I find Leeson’s latest response very encouraging, because it actually shows that we largely agree on the underlying issues—even though we remain very far apart in the conclusions we draw.
Thus, Leeson accepts that self-enforcing agreements are imperfect, while I accept that governments are imperfect. We agree that national courts are inadequate in enforcing international trade contracts (a fact that is reflected in the high transaction costs evident in international trade, as I mentioned in my earlier post). And Leeson does acknowledge that government is not always concerned with rent-seeing and corruption, which implies that he believes governments are capable of doing good things—at least on occasion.
So here is the crux of the matter. Suppose we are each called on to advise the current government of Somalia. What advice would we give? My instinct would be to look around and see what other countries in Africa have been doing well, and to recommend a strategy that is consistent with that experience. So I would notice that two long-standing high performers in the region are Botswana and Mauritius, and in both cases the government has played a strong role, both within the economy and in setting up a legal regime (of third-party enforcement). My recommended strategy would be based on strengthening the capacity of the Somali state to achieve these ends, while building safeguards (through democracy and civil liberties) against the abuse of its power. I know that this is not pie-in-the-sky, because others have done it, and I do not see why we should deny the Somalis the same benefits.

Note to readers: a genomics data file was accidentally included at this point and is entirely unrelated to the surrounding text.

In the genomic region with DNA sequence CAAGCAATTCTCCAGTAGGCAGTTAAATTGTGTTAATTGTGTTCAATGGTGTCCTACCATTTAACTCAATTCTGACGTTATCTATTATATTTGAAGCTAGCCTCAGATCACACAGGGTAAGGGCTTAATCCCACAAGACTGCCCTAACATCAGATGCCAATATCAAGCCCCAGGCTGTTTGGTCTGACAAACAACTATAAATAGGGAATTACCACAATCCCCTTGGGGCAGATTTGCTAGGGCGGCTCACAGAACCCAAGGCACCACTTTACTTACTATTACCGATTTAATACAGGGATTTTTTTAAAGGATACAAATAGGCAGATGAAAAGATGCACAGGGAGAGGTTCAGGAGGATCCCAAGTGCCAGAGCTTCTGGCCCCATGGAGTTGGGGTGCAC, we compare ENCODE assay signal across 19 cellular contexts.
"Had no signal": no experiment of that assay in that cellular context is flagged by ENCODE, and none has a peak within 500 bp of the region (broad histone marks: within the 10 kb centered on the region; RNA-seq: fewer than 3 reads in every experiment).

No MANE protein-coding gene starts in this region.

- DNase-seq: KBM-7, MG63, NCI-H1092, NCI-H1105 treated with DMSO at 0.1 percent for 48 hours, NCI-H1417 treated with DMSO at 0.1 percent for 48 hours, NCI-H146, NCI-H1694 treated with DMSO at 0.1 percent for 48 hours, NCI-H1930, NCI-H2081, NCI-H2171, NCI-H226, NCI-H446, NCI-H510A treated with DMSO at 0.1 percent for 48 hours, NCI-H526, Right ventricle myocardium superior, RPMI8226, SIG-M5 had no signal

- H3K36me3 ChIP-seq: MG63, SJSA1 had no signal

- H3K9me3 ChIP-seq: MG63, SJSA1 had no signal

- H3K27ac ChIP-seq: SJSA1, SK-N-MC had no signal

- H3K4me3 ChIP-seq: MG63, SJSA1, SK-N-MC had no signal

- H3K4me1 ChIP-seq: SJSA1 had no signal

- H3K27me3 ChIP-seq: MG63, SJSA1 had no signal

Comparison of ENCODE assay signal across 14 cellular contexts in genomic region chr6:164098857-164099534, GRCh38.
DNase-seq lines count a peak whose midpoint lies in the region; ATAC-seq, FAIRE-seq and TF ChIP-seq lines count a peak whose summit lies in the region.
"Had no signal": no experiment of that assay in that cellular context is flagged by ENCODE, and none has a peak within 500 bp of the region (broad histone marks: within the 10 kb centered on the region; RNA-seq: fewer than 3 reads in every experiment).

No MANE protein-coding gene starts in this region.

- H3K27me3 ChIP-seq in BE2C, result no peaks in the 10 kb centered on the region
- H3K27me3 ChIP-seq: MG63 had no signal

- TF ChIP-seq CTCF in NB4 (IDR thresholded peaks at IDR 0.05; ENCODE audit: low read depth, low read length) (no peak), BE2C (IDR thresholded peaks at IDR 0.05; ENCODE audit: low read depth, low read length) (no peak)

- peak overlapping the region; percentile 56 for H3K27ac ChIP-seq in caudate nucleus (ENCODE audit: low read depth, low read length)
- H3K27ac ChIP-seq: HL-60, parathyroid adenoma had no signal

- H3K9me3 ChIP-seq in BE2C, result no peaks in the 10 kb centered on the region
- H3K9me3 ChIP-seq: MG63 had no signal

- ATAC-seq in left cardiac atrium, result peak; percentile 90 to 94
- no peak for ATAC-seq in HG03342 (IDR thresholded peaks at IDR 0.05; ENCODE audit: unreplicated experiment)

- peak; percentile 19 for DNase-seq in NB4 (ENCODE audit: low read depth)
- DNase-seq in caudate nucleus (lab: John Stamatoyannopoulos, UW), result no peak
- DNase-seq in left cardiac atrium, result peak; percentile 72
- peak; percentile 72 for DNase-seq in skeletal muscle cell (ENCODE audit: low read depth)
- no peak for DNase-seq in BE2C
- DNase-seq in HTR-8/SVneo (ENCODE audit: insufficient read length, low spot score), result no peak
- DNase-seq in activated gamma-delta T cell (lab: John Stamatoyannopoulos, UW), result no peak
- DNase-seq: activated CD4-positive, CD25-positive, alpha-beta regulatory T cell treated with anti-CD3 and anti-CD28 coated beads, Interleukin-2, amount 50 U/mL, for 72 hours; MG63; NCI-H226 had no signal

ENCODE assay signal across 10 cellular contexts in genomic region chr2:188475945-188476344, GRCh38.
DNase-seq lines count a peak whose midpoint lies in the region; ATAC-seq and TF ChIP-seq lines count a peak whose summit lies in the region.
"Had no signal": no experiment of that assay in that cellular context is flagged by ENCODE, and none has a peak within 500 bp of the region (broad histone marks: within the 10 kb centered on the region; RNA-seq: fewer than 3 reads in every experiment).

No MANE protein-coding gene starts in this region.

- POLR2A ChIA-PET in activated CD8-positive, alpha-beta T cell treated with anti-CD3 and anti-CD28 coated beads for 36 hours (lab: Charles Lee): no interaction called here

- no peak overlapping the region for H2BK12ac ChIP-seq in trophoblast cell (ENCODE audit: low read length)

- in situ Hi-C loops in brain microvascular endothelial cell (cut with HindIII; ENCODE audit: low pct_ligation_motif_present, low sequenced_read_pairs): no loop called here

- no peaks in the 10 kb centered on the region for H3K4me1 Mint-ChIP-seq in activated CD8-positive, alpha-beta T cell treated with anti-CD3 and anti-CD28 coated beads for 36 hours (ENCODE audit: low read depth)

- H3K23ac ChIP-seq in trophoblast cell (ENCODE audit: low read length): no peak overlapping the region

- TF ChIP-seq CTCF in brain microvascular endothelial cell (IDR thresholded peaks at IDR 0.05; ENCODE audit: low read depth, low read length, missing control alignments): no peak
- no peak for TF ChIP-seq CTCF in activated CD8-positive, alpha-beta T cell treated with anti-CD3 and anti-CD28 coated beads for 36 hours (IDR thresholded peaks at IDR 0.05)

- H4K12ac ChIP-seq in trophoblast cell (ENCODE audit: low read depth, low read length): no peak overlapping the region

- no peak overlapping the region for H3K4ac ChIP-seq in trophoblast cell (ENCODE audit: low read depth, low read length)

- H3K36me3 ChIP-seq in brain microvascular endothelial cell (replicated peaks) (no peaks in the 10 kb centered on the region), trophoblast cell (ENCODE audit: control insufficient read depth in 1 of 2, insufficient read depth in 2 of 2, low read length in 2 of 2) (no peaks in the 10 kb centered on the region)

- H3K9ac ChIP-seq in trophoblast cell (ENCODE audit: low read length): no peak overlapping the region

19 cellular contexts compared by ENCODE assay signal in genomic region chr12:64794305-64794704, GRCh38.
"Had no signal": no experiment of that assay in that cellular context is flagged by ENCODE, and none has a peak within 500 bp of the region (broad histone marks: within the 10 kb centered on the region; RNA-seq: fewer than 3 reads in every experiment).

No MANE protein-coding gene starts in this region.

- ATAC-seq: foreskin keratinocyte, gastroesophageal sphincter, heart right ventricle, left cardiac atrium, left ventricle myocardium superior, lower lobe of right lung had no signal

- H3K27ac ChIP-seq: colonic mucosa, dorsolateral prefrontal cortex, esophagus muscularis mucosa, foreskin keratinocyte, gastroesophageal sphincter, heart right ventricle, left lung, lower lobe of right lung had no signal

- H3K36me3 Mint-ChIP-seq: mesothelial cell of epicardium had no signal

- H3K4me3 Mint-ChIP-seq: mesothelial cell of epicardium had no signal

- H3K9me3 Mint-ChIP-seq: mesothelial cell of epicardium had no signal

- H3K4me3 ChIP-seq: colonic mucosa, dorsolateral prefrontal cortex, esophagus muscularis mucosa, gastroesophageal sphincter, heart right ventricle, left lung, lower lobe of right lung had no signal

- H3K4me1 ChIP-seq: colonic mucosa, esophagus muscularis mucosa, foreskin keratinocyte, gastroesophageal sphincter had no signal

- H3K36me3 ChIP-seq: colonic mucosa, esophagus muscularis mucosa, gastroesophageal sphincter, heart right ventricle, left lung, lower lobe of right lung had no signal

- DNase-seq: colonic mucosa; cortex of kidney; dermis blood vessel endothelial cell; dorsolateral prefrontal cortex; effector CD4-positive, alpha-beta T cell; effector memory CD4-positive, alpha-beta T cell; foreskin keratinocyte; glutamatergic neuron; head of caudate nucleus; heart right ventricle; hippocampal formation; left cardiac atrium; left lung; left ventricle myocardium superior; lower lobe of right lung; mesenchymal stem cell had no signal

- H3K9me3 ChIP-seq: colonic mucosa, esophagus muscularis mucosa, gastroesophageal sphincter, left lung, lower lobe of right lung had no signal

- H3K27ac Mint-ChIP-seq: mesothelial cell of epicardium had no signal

Of course, there are also risks that the strategy will fail, as it surely has in many settings. But the fact that it has also often worked—and I do not have in mind only a few European cases or European offshoots, as my African examples indicate—can give us hope.
I wonder what advice Leeson would give. Would he say: “Forget this state-building business. Let the state wither away, and let markets and private self-enforcing agreements take care of the economy.”
I don’t know if this is what he would say, but it would seem to be the logical implication of his argument. Would he then recognize that he is recommending a strategy that has never been observed to produce well-functioning, wealthy economies? And that my strategy has the virtue of at least having been successful in some instances?